|February 26, 2009
Eye On The Environment
By Adam Lieberg
February 14th marked the first day of Northwest Connections’ Animal Tracking Clinic. It was a gorgeous Saturday and snow conditions were such that even the smallest of the four-legged critters left their tiny rodent-bounding, tail-dragging-down-the-middle tracks in the snow. These zipper-like patterns raced all over the forest floor connecting one downed log to another.
The Seeley-Swan is a unique place to teach a tracking class as we have a rich history of livelihoods directly tied to our ability to snow track animals in the forest. From trapping for fur, to hunting big game, to chasing mountain lions, to conducting research and managing wildlife populations, humans have been interpreting tracks on the snow that has been blanketing these mountains and valleys for thousands of years.
I am unaware of any other place where such a diversity of wildlife occurs within such close proximity with one another. For example, it is highly unusual to live in a place where you can cut tracks from a mountain lion, bobcat, and lynx all in the same day, and yet this is not out of the realm of possibilities here in the Seeley-Swan. For these reason, I was anxious to get our class out on some rare tracks that would demonstrate the unique wildness of this landscape.
As our group meandered through the forest we continued to observe an abundance of rodent tracks. The smallest zipper-looking tracks belonged mainly to a forest dwelling mouse-like rodent called the red-backed vole.
The second smallest track, though substantially larger, was that of the red tree squirrel, or as the old-timers call it, the pine squirrel. Finally, the largest rodent track in the mix was made by a bunny with an oversized hind foot, appropriately named the snowshoe hare.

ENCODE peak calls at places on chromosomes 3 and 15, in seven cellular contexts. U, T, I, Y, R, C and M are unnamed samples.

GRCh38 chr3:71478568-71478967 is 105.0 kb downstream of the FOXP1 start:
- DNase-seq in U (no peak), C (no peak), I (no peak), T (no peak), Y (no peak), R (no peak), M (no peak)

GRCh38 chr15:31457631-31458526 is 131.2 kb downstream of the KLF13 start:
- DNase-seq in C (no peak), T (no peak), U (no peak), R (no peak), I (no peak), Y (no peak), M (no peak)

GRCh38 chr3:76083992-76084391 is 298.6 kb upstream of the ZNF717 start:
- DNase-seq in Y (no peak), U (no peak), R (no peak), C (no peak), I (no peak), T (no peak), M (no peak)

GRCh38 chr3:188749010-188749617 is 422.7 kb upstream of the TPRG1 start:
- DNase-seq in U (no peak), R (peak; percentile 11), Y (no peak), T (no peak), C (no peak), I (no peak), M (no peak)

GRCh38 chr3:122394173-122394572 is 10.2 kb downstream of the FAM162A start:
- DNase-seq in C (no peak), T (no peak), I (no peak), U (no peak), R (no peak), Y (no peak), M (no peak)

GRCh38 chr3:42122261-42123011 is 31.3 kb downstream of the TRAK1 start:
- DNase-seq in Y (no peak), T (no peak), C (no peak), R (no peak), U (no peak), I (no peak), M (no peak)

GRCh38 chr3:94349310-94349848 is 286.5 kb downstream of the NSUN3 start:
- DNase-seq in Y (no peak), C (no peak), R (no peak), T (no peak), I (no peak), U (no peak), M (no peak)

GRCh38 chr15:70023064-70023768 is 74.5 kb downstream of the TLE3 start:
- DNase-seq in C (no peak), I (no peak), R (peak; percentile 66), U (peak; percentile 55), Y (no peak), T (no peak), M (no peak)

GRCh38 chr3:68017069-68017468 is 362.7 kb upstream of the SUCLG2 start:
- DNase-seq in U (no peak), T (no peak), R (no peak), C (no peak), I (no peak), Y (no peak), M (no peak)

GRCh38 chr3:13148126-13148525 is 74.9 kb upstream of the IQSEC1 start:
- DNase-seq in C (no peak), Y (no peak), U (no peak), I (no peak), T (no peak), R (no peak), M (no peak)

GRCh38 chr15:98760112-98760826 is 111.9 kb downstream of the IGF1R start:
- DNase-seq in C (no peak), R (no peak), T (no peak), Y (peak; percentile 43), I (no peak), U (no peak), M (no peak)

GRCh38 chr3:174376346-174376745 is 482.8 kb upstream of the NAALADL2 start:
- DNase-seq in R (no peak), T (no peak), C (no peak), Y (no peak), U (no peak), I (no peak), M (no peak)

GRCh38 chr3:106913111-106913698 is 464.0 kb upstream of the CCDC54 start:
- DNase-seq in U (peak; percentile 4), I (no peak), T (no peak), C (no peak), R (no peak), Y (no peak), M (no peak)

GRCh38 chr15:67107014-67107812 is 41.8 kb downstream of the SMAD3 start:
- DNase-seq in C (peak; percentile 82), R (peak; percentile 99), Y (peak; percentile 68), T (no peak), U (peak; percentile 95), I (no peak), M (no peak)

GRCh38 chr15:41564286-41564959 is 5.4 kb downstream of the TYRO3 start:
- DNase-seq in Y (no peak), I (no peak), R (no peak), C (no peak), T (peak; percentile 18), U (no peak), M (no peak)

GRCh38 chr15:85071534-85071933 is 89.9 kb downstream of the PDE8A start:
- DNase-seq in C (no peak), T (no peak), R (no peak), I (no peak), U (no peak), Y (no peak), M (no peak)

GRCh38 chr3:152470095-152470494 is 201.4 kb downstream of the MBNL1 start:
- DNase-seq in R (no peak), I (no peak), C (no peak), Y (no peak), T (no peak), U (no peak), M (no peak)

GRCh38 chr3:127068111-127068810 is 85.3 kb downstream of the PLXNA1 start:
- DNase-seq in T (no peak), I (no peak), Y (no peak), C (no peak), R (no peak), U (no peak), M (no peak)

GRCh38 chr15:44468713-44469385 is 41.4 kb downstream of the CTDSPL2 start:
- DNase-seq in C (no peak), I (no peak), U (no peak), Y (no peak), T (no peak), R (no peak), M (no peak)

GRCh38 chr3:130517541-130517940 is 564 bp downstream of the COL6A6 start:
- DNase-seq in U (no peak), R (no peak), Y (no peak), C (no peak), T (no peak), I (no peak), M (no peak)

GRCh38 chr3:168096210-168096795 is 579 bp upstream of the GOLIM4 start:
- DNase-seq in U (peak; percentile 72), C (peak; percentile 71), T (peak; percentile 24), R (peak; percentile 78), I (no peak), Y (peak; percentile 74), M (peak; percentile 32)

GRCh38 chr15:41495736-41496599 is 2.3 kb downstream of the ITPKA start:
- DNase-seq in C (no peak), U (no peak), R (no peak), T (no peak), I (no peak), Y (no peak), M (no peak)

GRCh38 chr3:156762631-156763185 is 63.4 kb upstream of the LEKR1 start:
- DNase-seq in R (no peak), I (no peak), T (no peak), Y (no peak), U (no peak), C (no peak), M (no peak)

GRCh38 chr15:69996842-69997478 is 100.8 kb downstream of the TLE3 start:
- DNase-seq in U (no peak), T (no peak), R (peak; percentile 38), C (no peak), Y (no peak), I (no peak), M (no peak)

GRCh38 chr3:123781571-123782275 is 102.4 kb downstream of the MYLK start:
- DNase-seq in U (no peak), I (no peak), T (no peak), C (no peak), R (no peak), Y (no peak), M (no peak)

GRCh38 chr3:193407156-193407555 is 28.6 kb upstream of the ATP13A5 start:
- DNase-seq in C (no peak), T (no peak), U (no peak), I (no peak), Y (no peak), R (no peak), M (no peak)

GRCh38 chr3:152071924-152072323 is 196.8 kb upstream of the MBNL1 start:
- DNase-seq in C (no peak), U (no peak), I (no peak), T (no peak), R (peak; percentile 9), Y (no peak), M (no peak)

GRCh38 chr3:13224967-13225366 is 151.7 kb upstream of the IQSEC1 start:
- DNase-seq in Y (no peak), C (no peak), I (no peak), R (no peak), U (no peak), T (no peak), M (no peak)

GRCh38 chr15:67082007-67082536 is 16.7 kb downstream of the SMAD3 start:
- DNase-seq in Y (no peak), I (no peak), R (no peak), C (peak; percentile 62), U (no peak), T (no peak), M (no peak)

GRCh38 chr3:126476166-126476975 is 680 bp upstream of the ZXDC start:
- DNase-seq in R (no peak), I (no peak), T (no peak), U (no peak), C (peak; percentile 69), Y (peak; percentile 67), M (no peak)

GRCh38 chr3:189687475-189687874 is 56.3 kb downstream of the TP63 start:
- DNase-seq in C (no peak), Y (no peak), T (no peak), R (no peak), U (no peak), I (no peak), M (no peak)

With so many prey species present in the forest, I was even more eager to find a carnivore track, or any species that could be characterized as charismatic megafauna (i.e. the type of animal you would pull the car over to the side of the road to get a better look at).
However, as we continued to snowshoe our way through the woods, all we saw was more of the same. While I found it a bit anticlimactic that such good tracking conditions were not yielding the types of tracks from the critters that define our wilderness, the fact was that there was a carnivore of equally impressive stature present, it just happens to occur on a much smaller scale and is therefore often overlooked and underappreciated.
What this small carnivore lacks in physical size, it makes up with in just about every other aspect of its nature. Its track is inconspicuous, about the same size as two pennies slightly offset. This undersized predator bounds through the forest, changing directions on a dime, curiously checking out every downed log and jackpot of woody debris on the forest floor. The critter I am referring to is the short-tailed weasel, commonly referred to as an ermine, particularly after it’s fur turns white in the winter.
An ermine is a member of the weasel family, a group of relatively small, but specialized meat-eaters. In North America, the wolverine is the largest member of the weasel family, while the least weasel is the smallest. The ermine, which is often confused with a least weasel, is the second smallest member of the weasel family, and together these two species make up the smallest carnivores in the world.
But what is such a small carnivore doing in such a cold environment like the Seeley-Swan? In order to fully understand and appreciate the ermine, one must know a little something about snow. We are all well aware that during the winter months snow eventually covers the ground in this part of the country, however, less obvious is the hidden world that is created between the ground and the top of the snow pack. Scientists refer to this area as the subnivean environment. Once the initial snow pack begins to develop, the iconic six-sided snowflakes near the ground are transformed into granular sugar-like crystals called depth hoar.